Number of Pages: 584
ISBN: 978-0844257679
Publisher: McGraw-Hill
Date of Publication: January 11, 1994
4 stars: Mythology for beginners

I had to buy this for my college mythology class. It's a nice enough text, with many stories from many different cultures. Before each culture, we learn a little about the people and how their stories came about, which I thought helped me understand the stories more. My personal favorites were the Egyptian myths and the Greek myths, of which there were many. It also includes classics like 'King Arthur', 'Beowulf', and 'The Illiad'. It was interesting to note the similarities and differences between the cultures and their stories, many of which were being created at the same time years ago- but many miles apart.

As for the flaws this book has, there is one major one. While I'm sure the translators translated to the best of their ability, if I had to read "flooded their hearts" one more time, I think I would scream. Okay I get it, they're happy, filled with joy, ecstatic, delighted.... but really? "Flooded"? So maybe that was the literal translation, but couldn't the editors have changed it a few times so that the readers didn't die from the repetition?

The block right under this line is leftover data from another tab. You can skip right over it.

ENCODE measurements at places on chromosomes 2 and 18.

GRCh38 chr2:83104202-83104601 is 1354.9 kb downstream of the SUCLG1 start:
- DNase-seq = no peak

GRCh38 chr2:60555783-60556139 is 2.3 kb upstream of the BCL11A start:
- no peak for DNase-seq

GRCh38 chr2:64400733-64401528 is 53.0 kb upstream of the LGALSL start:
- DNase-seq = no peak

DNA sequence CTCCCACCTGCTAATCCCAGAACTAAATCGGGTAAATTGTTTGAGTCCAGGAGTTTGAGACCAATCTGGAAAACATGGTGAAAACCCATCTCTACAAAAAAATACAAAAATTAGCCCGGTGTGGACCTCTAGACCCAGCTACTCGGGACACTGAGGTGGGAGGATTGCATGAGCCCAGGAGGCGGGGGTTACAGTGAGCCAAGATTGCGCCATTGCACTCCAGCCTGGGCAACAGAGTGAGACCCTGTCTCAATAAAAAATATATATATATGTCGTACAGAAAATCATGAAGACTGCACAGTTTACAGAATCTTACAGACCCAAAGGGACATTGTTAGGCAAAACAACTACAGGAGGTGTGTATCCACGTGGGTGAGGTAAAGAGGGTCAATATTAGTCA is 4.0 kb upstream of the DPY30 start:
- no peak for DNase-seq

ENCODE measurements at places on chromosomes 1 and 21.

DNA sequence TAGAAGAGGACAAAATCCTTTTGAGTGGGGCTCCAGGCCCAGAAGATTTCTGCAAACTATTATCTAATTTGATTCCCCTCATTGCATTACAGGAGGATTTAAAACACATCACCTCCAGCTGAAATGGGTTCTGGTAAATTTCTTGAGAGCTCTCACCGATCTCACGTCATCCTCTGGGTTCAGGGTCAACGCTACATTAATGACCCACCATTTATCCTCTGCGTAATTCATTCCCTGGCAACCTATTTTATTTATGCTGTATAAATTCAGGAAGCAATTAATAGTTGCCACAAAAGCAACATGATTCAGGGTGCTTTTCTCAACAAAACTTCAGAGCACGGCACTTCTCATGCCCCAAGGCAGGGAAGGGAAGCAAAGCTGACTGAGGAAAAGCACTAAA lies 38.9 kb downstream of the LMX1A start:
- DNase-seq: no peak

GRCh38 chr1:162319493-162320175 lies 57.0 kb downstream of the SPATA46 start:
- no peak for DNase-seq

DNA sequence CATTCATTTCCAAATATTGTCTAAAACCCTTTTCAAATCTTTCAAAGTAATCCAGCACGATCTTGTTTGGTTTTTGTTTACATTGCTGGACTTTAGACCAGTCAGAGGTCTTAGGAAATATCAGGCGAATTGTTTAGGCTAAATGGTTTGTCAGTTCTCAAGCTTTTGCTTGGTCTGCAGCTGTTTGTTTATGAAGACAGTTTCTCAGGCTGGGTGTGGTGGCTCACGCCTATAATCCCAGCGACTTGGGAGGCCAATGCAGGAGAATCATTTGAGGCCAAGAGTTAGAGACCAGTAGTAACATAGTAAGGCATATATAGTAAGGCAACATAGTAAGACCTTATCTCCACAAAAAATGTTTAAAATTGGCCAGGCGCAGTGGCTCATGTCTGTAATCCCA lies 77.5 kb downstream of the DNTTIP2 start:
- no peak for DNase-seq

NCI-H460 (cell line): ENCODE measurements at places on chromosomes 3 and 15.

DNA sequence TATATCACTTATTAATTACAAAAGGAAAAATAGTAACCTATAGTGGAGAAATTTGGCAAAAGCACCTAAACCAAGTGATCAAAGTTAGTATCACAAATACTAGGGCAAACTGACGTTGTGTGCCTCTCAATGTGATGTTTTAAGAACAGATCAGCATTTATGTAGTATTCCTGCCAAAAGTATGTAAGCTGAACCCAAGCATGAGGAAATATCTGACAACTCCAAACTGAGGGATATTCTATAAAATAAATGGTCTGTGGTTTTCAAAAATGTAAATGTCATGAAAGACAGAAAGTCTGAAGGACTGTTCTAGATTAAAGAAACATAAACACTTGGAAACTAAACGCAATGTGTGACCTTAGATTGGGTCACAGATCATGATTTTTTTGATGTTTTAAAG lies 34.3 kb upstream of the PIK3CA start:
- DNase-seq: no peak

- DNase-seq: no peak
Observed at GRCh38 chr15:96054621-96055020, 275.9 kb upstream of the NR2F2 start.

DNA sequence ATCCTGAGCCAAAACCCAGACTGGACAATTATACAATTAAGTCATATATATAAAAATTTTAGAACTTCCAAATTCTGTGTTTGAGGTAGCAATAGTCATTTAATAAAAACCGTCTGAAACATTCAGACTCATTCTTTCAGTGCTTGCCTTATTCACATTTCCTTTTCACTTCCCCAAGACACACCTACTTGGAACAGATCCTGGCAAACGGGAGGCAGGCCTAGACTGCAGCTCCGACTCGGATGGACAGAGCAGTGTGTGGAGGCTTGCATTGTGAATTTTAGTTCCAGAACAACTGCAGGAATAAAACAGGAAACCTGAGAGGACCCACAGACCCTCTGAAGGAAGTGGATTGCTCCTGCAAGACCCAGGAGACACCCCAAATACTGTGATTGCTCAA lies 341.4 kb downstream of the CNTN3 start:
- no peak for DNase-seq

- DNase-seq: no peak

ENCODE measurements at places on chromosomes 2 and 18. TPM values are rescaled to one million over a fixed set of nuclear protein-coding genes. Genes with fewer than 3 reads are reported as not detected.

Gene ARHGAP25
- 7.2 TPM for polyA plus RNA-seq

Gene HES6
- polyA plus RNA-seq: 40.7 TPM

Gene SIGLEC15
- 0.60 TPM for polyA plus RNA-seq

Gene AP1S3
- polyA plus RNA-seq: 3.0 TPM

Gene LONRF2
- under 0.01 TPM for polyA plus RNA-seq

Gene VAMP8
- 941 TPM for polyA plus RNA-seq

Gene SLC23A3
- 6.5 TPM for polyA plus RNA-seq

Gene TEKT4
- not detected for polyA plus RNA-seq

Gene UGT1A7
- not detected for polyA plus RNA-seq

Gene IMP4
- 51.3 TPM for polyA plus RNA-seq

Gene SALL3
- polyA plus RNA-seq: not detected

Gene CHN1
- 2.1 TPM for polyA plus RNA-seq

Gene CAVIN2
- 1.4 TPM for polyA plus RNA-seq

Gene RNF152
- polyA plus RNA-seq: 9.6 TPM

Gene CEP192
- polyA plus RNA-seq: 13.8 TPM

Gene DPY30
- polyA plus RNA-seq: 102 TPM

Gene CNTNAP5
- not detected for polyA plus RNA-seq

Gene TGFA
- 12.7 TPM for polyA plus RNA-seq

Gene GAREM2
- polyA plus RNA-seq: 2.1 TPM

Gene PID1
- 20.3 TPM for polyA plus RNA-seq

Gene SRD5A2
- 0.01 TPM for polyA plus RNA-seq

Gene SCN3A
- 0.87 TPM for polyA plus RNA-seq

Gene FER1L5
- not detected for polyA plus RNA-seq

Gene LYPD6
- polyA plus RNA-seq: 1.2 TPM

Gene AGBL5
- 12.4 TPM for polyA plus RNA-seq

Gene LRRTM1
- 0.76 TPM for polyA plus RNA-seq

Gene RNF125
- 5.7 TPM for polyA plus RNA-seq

Overall I would recommend this book, especially if you're interested in mythology. Just be aware that there are many different interpretations of myths, and the ones that are in this book may not be the most well known. Additionally I'm not sure if they cut out some parts because they knew this would be a school text. If you know the story of Osiris and Isis, you know that there was one piece of his body that a fish ate... that part of the myth isn't in this book-- I guess because they deemed it unappropriate? There is a newer edition out however, which may be better than this one. At the very least, I hope they don't use the word "flooded" so much in that one. ( )
  Kegsoccer | Jun 27, 2008 |
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World Mythology presents the major myths from around the world in a manner that preserves their appeal as fine literature. (Preface)
Myths symbolize human experience and embody the spiritual values of a culture. (Introduction)
The myths of Greece have earned universal fame and popularity.
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World Mythology is a compilation of over 50 great myths and epics. Your students will gain an appreciation and understanding of ancient and modern cultures through myths and epics from the Middle East, Greece and Rome, the Far East and Pacific islands, the British Isles, Northern Europe, Africa, and the Americas. An introduction and historical background supplement each myth. Questions at the end of each selection prompt analysis and response.